NEW STATISTICAL METHODS TO BETTER LEVERAGE EMERGING HEALTH CARE UTILIZATION DATA
Smith, Paul J
Golden, Bruce L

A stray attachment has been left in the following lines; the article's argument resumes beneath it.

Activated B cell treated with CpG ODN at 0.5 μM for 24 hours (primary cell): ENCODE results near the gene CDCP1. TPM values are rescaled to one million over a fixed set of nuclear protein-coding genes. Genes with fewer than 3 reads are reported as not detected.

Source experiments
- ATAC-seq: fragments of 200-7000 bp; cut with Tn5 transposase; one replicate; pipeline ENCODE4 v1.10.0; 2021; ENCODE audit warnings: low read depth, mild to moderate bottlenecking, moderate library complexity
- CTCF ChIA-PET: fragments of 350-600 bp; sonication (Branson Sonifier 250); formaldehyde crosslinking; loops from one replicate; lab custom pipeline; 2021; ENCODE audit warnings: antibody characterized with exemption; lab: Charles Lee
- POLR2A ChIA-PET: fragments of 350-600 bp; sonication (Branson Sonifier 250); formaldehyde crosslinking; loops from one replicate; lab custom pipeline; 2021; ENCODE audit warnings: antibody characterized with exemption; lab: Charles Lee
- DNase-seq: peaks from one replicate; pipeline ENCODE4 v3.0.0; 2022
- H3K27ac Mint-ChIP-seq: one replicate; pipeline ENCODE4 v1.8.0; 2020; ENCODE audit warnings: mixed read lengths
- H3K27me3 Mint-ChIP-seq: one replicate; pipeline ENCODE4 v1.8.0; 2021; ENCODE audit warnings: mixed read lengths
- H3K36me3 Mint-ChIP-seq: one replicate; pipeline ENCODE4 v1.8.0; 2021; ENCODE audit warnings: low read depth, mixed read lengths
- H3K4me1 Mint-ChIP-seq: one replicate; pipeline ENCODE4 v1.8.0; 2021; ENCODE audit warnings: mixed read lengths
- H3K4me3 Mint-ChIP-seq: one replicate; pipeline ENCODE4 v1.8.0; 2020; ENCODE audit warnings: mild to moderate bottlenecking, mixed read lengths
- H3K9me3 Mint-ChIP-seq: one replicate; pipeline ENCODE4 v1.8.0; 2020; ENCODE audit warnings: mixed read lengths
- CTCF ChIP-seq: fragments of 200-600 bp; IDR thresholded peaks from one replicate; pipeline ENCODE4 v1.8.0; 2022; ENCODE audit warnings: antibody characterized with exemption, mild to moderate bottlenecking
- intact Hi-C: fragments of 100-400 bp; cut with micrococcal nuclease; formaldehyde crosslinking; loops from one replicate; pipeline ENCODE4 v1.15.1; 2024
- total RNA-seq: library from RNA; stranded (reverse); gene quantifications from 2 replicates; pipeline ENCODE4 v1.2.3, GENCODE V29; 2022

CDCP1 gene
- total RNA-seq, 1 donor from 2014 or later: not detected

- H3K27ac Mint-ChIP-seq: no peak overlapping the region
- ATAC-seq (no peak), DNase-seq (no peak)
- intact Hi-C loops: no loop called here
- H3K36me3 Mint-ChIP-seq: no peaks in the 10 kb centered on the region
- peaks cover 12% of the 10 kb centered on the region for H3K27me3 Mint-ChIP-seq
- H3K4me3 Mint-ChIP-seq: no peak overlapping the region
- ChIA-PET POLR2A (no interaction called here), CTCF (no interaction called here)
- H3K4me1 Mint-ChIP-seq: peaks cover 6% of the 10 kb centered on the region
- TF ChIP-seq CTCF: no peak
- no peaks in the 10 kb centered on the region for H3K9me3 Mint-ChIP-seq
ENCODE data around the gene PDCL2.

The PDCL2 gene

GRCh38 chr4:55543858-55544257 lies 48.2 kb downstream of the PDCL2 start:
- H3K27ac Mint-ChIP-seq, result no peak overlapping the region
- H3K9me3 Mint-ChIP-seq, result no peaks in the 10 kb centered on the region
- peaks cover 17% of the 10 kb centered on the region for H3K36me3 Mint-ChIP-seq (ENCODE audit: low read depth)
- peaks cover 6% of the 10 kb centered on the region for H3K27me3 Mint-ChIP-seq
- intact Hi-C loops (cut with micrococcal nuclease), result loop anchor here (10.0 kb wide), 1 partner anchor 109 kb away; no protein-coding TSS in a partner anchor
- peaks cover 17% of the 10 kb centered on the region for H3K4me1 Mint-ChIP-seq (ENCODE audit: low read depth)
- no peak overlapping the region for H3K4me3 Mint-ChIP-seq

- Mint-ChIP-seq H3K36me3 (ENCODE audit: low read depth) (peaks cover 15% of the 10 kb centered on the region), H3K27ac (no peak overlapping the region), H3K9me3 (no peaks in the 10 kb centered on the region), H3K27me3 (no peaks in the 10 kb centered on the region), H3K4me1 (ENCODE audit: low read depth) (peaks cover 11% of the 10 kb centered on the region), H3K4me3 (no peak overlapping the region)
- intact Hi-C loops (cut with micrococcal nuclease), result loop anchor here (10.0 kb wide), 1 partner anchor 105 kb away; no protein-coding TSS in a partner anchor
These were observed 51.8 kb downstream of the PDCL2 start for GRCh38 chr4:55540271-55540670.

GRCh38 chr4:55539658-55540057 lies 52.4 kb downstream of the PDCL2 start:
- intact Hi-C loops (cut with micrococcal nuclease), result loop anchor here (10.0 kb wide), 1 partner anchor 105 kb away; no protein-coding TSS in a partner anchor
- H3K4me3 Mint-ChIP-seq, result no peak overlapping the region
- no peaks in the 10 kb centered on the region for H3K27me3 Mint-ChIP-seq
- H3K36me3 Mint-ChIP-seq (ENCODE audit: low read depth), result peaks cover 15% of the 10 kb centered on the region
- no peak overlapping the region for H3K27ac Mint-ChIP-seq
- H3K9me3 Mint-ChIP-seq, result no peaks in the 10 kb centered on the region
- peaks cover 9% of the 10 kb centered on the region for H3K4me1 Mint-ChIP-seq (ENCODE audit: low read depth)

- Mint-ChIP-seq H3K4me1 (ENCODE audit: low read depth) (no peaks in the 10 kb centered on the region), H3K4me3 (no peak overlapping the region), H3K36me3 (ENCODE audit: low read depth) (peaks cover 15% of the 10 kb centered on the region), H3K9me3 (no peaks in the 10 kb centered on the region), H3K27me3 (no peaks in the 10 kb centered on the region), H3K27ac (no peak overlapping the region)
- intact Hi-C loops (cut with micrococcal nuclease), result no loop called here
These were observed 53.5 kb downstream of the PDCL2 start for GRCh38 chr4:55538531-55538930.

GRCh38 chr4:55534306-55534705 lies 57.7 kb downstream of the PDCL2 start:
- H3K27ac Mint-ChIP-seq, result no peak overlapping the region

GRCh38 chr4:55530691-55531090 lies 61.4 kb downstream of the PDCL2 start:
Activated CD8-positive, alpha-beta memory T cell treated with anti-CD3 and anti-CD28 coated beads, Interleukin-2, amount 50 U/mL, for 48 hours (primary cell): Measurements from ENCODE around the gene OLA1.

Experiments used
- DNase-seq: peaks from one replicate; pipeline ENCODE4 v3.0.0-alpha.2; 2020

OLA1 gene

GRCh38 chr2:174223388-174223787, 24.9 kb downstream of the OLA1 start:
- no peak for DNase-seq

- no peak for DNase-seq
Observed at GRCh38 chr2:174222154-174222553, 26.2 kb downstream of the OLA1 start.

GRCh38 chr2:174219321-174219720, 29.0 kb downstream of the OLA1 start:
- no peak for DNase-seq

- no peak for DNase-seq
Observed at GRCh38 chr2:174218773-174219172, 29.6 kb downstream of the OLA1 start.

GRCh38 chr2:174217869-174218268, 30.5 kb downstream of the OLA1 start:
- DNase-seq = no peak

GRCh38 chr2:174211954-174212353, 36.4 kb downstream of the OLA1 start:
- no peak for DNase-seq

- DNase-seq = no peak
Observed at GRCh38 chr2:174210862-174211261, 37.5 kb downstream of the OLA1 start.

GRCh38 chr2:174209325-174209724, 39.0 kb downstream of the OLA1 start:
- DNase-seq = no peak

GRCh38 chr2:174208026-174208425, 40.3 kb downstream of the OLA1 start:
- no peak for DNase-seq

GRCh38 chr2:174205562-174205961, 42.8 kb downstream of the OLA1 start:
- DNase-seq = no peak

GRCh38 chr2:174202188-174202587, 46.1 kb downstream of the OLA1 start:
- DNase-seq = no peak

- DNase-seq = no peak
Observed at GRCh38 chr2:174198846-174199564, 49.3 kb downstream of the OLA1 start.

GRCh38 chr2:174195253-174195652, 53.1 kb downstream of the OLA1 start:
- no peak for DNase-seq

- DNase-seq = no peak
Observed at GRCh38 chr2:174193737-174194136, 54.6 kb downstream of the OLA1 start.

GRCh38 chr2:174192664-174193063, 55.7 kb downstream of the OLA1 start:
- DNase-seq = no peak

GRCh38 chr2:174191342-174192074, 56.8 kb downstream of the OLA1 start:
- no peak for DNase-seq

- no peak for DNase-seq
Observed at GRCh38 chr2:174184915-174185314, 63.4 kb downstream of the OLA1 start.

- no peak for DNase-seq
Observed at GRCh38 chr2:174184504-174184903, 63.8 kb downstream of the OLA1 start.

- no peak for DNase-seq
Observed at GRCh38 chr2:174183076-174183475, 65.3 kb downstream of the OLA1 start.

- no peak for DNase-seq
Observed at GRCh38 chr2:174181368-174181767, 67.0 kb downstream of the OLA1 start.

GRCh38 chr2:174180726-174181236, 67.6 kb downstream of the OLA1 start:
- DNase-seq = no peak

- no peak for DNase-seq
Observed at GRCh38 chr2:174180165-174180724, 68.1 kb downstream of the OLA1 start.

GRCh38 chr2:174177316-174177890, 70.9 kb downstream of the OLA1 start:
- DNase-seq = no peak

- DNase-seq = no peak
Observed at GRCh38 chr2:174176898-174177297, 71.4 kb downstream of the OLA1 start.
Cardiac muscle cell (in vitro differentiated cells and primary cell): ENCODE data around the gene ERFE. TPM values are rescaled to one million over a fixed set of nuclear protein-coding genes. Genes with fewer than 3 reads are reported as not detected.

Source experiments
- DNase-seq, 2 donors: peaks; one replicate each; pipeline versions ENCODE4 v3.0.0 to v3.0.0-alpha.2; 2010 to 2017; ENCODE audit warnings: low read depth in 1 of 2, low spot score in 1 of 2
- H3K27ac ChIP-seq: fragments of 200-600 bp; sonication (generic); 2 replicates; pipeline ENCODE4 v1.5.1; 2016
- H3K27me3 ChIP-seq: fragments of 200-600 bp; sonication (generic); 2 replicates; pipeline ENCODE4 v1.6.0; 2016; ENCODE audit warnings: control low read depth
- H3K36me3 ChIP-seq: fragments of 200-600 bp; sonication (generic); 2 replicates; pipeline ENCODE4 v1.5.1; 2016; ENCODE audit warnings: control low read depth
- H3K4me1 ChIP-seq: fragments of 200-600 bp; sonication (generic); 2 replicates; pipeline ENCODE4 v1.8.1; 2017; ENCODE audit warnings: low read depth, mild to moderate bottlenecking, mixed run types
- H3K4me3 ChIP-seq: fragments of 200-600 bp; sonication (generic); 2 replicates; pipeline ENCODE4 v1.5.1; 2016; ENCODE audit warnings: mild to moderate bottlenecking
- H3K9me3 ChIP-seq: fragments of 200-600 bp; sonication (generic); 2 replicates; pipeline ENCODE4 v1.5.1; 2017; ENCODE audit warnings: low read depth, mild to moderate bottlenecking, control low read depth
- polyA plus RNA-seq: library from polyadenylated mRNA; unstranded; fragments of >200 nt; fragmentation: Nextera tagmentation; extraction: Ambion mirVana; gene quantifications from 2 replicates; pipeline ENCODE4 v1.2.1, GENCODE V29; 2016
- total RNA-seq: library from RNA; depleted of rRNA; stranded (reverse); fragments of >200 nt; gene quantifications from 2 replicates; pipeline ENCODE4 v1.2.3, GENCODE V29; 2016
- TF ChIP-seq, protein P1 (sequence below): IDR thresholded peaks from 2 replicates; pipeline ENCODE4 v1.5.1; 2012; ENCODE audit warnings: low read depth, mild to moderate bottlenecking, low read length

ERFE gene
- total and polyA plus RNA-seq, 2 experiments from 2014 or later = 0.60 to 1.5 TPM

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Improving the healthcare system is an important task that is always both socially and individually beneficial, and statistics is one of the useful tools that have been applied in pursuit of this goal. However, limitations on current methods and the introduction of new forms of data have created many new challenges and research opportunities. It is therefore crucial to explore and extend statistical methods to better understand and leverage healthcare utilization data, particularly recent and emerging data in new forms. In this dissertation, we develop and apply various innovative statistical methods to address five specific healthcare issues. First, we successfully develop a novel approach to model the length of hospital stay using mixture distributions through an EM algorithm. Second, we extend a two-state continuous time Markov chain to estimate patient readmission risk at a large academic hospital in the U.S. Third, we study changes in accessibility in emergency departments from 2016 to 2018 among 21 hospitals in Maryland Region III. Fourth, we investigate the impact of the global budget payment model on emergency department accessibility. Lastly, we use a multi-state Markov model to explore cascading events during emergency room crowding, also in Region III of Maryland.